Hawaii SB 2351: Law Protecting Compensation History
The 50th state in the union has passed a law prohibiting employers from inquiring about applicants’ previous wages earned. On Thursday, July 5, 2018, Hawaii Governor David Y. Ige signed into law Senate Bill 2351, which generally prohibits Hawaii employers from asking applicants about their compensation history. This SB 2351 legislature, like so many others nationwide, found that pay disparity persists between men and women who do similar work. It was also determined that in 2015, the gender wage gap in Hawaii stood at $0.16 on the dollar. This means that a full-time working female earned $0.84 to every $1.00 earned by their male counterpart.
The new law will affect any employer in the state with one or more employee. The statute follows previous states, counties, and cities who have passed similar pay equity laws.
Who is subjected to SB 2351?
Employers, employment agencies, and their agents are not allowed to ask an applicant about “current or prior wages, benefits, or other compensation.” Employers are also not permitted to search available public records or reports to confirm an applicant’s compensation history.
Employers may not rely on what the applicant made previously in factoring their wage with their new role except in the event that the applicant disclosed their wages voluntarily. There are exceptions to the law. Entities that are covered by state law may discuss the applicant’s compensation for the position without violating the statute. The law also states that “objective measure[s] of the applicant’s productivity, such as revenue, sales, or other production reports” are not off-limits.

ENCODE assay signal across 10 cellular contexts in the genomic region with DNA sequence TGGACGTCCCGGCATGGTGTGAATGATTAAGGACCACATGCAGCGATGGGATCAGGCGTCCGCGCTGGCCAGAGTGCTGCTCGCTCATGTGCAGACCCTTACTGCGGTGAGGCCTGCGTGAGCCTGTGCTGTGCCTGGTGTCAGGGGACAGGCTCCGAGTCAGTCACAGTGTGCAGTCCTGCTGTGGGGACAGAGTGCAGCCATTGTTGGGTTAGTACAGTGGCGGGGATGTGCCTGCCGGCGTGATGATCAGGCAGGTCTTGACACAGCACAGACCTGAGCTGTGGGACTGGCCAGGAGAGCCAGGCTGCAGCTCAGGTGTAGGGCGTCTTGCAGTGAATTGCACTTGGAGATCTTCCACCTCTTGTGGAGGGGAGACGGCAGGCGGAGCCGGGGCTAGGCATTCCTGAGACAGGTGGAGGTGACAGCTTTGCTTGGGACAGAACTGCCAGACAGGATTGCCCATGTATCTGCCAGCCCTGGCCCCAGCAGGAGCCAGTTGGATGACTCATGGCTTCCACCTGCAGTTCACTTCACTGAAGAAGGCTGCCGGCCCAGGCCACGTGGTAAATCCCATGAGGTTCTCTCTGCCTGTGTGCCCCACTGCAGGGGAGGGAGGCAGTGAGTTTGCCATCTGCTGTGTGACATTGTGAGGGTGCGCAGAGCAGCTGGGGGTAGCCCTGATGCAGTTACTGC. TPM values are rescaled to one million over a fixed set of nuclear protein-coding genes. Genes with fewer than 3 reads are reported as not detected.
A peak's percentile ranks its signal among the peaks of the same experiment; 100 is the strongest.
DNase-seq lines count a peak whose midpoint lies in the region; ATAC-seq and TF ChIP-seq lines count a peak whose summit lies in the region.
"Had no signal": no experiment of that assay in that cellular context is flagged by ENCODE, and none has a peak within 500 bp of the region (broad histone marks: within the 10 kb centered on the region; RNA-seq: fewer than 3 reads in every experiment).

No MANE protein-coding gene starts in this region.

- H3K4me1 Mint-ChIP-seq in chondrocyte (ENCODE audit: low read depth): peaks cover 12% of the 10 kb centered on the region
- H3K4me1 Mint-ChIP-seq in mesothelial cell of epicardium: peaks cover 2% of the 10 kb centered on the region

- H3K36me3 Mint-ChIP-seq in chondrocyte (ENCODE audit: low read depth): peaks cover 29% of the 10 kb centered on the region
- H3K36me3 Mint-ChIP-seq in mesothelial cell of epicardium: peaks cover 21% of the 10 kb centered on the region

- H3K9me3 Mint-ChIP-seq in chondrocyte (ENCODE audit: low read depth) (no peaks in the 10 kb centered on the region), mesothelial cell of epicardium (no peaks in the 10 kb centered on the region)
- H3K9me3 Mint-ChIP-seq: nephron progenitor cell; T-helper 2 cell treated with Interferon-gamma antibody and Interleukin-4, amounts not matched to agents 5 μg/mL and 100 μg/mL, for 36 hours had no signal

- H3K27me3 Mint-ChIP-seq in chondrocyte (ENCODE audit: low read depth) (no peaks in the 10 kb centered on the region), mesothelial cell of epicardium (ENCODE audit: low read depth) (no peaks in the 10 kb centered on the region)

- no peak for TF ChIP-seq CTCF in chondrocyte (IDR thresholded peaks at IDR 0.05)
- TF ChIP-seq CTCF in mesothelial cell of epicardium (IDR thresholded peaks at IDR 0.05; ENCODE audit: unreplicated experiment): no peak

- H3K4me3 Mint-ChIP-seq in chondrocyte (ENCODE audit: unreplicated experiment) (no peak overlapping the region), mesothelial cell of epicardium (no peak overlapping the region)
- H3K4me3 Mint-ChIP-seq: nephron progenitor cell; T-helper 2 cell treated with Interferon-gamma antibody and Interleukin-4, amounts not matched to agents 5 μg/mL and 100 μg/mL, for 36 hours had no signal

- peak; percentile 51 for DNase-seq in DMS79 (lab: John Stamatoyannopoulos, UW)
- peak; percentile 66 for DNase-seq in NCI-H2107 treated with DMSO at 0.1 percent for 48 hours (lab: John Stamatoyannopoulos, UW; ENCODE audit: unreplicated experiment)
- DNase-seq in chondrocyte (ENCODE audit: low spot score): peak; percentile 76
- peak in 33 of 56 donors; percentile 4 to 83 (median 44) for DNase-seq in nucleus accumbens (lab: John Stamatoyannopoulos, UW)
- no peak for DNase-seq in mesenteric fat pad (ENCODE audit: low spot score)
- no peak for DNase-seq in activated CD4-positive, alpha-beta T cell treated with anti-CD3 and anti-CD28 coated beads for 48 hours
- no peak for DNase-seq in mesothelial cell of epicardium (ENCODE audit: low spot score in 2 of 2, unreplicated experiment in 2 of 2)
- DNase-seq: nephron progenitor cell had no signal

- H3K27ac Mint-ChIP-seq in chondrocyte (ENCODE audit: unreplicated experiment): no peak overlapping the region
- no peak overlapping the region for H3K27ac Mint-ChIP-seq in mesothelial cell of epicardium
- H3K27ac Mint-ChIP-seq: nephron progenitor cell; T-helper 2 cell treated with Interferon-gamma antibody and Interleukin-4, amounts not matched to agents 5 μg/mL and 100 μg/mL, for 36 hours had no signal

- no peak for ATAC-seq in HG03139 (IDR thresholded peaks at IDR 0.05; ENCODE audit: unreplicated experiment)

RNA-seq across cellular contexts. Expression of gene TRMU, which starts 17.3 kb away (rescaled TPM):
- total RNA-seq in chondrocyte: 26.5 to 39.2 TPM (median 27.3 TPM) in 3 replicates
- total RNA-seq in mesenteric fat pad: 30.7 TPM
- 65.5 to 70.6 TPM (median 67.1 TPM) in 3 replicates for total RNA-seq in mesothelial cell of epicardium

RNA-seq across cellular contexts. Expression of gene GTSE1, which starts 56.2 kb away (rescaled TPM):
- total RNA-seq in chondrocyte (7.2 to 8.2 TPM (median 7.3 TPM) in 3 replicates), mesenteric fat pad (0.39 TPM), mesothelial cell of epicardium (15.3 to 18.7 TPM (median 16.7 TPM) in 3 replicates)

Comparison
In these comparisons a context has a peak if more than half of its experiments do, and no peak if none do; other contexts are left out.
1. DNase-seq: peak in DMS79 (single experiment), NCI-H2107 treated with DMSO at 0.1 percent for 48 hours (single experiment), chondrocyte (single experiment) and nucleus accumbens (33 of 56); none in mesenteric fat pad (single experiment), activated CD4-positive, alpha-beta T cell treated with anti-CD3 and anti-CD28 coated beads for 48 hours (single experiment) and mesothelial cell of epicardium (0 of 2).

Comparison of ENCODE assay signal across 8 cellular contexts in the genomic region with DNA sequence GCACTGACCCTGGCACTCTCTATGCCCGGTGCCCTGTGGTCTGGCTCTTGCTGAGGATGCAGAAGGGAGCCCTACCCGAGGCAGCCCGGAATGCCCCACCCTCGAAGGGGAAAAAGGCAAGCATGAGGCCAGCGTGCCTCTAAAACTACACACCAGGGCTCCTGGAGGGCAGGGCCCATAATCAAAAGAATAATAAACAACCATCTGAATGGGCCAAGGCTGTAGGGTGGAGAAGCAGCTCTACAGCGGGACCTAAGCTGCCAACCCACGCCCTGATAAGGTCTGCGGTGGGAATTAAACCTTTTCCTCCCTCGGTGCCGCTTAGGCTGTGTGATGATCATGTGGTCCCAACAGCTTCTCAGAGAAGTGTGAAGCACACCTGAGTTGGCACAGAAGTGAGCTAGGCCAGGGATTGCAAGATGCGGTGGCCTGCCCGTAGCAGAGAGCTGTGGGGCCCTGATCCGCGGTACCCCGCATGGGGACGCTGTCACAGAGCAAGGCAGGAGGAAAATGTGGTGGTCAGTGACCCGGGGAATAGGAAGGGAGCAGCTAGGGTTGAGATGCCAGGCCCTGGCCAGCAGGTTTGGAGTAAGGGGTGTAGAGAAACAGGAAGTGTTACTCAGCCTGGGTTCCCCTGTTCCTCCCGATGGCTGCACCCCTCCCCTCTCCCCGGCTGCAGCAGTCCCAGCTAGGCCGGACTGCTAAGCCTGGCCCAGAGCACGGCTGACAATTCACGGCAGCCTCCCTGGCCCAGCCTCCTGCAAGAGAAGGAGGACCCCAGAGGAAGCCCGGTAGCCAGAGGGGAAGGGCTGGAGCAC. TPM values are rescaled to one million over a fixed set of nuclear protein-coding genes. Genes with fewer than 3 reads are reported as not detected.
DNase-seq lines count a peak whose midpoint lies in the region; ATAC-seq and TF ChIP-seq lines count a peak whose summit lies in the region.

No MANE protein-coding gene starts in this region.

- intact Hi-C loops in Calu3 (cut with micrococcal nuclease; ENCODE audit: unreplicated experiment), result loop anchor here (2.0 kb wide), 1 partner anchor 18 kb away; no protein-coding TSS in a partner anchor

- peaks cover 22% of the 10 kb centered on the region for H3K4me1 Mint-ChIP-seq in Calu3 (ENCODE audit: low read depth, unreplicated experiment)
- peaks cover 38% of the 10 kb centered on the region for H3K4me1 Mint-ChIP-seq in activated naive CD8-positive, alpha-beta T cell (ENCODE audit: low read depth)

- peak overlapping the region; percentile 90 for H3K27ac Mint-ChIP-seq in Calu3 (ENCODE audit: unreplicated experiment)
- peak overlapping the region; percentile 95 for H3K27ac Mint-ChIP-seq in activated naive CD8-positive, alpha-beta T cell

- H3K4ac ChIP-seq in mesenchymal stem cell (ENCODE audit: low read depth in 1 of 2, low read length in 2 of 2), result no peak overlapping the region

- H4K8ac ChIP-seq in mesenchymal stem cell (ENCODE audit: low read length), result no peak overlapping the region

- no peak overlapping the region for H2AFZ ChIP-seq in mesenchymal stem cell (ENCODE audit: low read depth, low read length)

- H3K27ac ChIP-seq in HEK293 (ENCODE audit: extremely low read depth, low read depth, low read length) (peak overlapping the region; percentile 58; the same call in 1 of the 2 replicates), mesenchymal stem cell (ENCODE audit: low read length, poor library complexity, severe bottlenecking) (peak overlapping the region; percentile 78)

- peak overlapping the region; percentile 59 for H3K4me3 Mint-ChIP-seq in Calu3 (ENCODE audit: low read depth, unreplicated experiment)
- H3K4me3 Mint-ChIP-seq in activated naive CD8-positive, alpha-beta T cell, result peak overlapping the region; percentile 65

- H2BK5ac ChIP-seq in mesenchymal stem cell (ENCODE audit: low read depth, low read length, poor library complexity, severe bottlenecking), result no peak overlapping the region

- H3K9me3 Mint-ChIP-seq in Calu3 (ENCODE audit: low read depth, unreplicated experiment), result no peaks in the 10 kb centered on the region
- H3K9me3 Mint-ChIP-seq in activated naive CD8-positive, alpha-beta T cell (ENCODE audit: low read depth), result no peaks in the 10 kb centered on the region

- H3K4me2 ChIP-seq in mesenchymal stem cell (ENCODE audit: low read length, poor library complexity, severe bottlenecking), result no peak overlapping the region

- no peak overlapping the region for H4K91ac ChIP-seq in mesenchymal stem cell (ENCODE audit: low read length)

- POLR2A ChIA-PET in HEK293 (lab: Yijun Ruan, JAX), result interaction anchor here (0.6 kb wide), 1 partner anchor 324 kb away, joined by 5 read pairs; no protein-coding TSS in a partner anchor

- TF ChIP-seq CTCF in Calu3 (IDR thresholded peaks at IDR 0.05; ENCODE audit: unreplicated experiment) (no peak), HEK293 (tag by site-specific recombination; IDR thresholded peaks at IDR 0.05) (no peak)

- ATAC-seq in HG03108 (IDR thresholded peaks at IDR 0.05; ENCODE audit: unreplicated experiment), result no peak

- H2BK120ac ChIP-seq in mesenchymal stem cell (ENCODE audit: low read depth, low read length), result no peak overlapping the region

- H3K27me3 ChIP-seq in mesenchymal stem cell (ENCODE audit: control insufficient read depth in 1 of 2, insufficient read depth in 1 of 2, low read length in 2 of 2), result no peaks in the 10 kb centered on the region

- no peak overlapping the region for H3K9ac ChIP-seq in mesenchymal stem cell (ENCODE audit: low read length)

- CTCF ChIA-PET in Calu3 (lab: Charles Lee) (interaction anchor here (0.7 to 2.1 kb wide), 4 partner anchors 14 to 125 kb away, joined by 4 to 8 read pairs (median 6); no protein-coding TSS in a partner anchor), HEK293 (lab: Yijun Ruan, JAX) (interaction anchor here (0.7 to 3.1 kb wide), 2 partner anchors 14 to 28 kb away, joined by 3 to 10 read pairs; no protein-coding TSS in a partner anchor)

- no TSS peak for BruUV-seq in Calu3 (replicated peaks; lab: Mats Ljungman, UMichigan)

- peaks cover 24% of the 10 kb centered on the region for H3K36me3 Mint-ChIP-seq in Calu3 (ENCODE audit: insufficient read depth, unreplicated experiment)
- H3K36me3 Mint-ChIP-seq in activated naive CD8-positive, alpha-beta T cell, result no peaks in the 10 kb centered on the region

In the event that an applicant discloses compensation history voluntarily, the employer may then use that information for determining the new salary as well as verifying the wage as part of the employment background check. This law is part of a growing trend that encourages employee dialogue about wages, and prevents employers from retaliating against employees who discuss their wages.
The law does not affect current employment “[a]pplicants for internal transfer or promotion with their current employer.” Following other pay equity laws, the new Hawaii law does not decipher if the individual resides in one state, while the job is in another state, and the company’s headquarters is in yet another state (or situations related to a mobile workforce).
In order to prepare for this law and stay in compliance with future equal pay restrictions, employers would be best served to:
- Revisit their compensation structure across all positions
- Evaluate Employment Application Materials
- Revise interview scripts to be in compliance
- Update any job duties/responsibilities
- Confirm that any 3rd party vendor (background screening company) is in compliance
- Always discuss different strategies to evaluate compensation and value positions
11 states so far have implemented laws prohibiting employers from asking or verifying previous wages:
- California, Connecticut, Delaware, Hawaii, Massachusetts, Michigan, New Jersey, New York, Oregon, Vermont, and Wisconsin
Nine counties and cities so far have implemented laws prohibiting employers from asking or verifying previous wages:
- San Francisco (CA), Chicago (IL), Louisville (KY), New Orleans (LA), New York City (NY), Albany County (NY), Westchester County (NY), Philadelphia (PA), and Pittsburgh (PA)